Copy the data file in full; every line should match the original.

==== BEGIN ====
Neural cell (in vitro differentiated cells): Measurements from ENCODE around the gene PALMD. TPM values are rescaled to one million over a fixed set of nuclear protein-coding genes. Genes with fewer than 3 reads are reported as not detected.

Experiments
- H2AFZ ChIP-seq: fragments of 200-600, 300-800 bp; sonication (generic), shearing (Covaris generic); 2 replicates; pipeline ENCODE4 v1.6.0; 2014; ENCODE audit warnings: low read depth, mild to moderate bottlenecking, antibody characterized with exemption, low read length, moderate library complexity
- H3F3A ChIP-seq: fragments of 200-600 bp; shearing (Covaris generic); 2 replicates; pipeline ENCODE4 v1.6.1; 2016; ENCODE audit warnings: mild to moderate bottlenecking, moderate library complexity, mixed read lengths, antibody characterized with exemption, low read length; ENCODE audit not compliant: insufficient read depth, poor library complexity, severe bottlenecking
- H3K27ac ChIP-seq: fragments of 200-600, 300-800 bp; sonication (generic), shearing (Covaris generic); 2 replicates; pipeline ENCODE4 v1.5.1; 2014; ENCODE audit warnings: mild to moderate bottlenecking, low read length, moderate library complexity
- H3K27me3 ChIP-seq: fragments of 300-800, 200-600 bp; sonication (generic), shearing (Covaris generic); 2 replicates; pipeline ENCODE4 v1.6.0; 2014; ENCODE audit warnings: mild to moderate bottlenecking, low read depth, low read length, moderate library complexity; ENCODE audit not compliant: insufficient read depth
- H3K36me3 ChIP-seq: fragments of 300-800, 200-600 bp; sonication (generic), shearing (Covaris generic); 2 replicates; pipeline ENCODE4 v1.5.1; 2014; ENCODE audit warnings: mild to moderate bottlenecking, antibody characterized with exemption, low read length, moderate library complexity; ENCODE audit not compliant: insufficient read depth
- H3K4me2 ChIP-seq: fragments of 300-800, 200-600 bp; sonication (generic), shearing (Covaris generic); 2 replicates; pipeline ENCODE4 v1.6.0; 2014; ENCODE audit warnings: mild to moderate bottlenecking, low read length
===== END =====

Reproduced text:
Neural cell (in vitro differentiated cells): Measurements from ENCODE around the gene PALMD. TPM values are rescaled to one million over a fixed set of nuclear protein-coding genes. Genes with fewer than 3 reads are reported as not detected.

Experiments
- H2AFZ ChIP-seq: fragments of 200-600, 300-800 bp; sonication (generic), shearing (Covaris generic); 2 replicates; pipeline ENCODE4 v1.6.0; 2014; ENCODE audit warnings: low read depth, mild to moderate bottlenecking, antibody characterized with exemption, low read length, moderate library complexity
- H3F3A ChIP-seq: fragments of 200-600 bp; shearing (Covaris generic); 2 replicates; pipeline ENCODE4 v1.6.1; 2016; ENCODE audit warnings: mild to moderate bottlenecking, moderate library complexity, mixed read lengths, antibody characterized with exemption, low read length; ENCODE audit not compliant: insufficient read depth, poor library complexity, severe bottlenecking
- H3K27ac ChIP-seq: fragments of 200-600, 300-800 bp; sonication (generic), shearing (Covaris generic); 2 replicates; pipeline ENCODE4 v1.5.1; 2014; ENCODE audit warnings: mild to moderate bottlenecking, low read length, moderate library complexity
- H3K27me3 ChIP-seq: fragments of 300-800, 200-600 bp; sonication (generic), shearing (Covaris generic); 2 replicates; pipeline ENCODE4 v1.6.0; 2014; ENCODE audit warnings: mild to moderate bottlenecking, low read depth, low read length, moderate library complexity; ENCODE audit not compliant: insufficient read depth
- H3K36me3 ChIP-seq: fragments of 300-800, 200-600 bp; sonication (generic), shearing (Covaris generic); 2 replicates; pipeline ENCODE4 v1.5.1; 2014; ENCODE audit warnings: mild to moderate bottlenecking, antibody characterized with exemption, low read length, moderate library complexity; ENCODE audit not compliant: insufficient read depth
- H3K4me2 ChIP-seq: fragments of 300-800, 200-600 bp; sonication (generic), shearing (Covaris generic); 2 replicates; pipeline ENCODE4 v1.6.0; 2014; ENCODE audit warnings: mild to moderate bottlenecking, low read length